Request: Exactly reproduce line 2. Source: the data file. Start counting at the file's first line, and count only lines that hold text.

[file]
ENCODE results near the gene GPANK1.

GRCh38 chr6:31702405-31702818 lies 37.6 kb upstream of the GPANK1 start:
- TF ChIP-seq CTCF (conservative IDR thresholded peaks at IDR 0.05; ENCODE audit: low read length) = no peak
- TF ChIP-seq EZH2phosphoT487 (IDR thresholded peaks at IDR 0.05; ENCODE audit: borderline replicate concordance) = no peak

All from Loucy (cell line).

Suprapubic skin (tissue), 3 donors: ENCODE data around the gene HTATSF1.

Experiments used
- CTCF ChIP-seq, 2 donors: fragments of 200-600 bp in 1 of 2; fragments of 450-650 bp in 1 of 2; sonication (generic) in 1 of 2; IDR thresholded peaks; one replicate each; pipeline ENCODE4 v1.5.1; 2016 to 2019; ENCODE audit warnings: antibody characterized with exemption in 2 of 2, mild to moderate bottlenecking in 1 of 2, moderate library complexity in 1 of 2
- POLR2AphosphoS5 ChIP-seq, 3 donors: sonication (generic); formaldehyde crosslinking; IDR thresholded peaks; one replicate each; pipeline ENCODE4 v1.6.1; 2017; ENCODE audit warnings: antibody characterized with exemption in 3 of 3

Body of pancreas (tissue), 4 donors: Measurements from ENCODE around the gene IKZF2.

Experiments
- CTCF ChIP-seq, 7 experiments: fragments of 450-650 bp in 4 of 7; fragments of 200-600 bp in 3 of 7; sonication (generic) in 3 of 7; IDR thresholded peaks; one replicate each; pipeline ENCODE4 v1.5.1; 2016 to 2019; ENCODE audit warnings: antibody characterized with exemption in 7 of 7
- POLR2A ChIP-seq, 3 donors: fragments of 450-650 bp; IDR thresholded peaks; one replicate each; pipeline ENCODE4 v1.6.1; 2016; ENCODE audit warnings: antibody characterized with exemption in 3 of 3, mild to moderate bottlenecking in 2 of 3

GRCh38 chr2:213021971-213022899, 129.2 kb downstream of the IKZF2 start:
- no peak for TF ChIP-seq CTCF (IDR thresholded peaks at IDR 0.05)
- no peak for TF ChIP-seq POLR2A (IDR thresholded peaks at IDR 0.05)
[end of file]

GRCh38 chr6:31702405-31702818 lies 37.6 kb upstream of the GPANK1 start: